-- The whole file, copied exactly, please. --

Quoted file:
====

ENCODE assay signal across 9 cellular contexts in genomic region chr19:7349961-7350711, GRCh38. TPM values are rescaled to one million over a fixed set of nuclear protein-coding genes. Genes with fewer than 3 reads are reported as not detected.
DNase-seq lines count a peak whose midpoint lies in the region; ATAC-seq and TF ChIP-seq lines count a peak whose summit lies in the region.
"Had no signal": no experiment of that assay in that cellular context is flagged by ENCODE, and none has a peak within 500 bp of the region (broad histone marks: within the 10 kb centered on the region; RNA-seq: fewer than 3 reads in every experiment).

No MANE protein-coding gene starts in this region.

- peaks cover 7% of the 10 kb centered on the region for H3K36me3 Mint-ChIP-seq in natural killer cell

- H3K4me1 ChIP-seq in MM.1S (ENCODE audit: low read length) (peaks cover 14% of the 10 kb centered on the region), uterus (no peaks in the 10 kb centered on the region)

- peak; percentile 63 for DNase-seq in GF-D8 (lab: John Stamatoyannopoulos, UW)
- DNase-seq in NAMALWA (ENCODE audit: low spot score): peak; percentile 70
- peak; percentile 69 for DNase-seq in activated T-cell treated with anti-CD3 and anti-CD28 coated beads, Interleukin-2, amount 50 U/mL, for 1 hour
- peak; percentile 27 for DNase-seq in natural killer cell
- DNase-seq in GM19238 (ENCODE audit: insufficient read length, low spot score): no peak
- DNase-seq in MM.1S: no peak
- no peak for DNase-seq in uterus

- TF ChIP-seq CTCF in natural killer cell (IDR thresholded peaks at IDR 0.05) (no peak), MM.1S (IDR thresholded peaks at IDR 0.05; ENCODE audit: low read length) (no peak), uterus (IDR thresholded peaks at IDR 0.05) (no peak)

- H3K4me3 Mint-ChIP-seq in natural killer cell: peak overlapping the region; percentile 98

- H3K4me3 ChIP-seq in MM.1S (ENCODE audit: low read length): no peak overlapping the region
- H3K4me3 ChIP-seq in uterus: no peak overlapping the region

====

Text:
ENCODE assay signal across 9 cellular contexts in genomic region chr19:7349961-7350711, GRCh38. TPM values are rescaled to one million over a fixed set of nuclear protein-coding genes. Genes with fewer than 3 reads are reported as not detected.
DNase-seq lines count a peak whose midpoint lies in the region; ATAC-seq and TF ChIP-seq lines count a peak whose summit lies in the region.
"Had no signal": no experiment of that assay in that cellular context is flagged by ENCODE, and none has a peak within 500 bp of the region (broad histone marks: within the 10 kb centered on the region; RNA-seq: fewer than 3 reads in every experiment).

No MANE protein-coding gene starts in this region.

- peaks cover 7% of the 10 kb centered on the region for H3K36me3 Mint-ChIP-seq in natural killer cell

- H3K4me1 ChIP-seq in MM.1S (ENCODE audit: low read length) (peaks cover 14% of the 10 kb centered on the region), uterus (no peaks in the 10 kb centered on the region)

- peak; percentile 63 for DNase-seq in GF-D8 (lab: John Stamatoyannopoulos, UW)
- DNase-seq in NAMALWA (ENCODE audit: low spot score): peak; percentile 70
- peak; percentile 69 for DNase-seq in activated T-cell treated with anti-CD3 and anti-CD28 coated beads, Interleukin-2, amount 50 U/mL, for 1 hour
- peak; percentile 27 for DNase-seq in natural killer cell
- DNase-seq in GM19238 (ENCODE audit: insufficient read length, low spot score): no peak
- DNase-seq in MM.1S: no peak
- no peak for DNase-seq in uterus

- TF ChIP-seq CTCF in natural killer cell (IDR thresholded peaks at IDR 0.05) (no peak), MM.1S (IDR thresholded peaks at IDR 0.05; ENCODE audit: low read length) (no peak), uterus (IDR thresholded peaks at IDR 0.05) (no peak)

- H3K4me3 Mint-ChIP-seq in natural killer cell: peak overlapping the region; percentile 98

- H3K4me3 ChIP-seq in MM.1S (ENCODE audit: low read length): no peak overlapping the region
- H3K4me3 ChIP-seq in uterus: no peak overlapping the region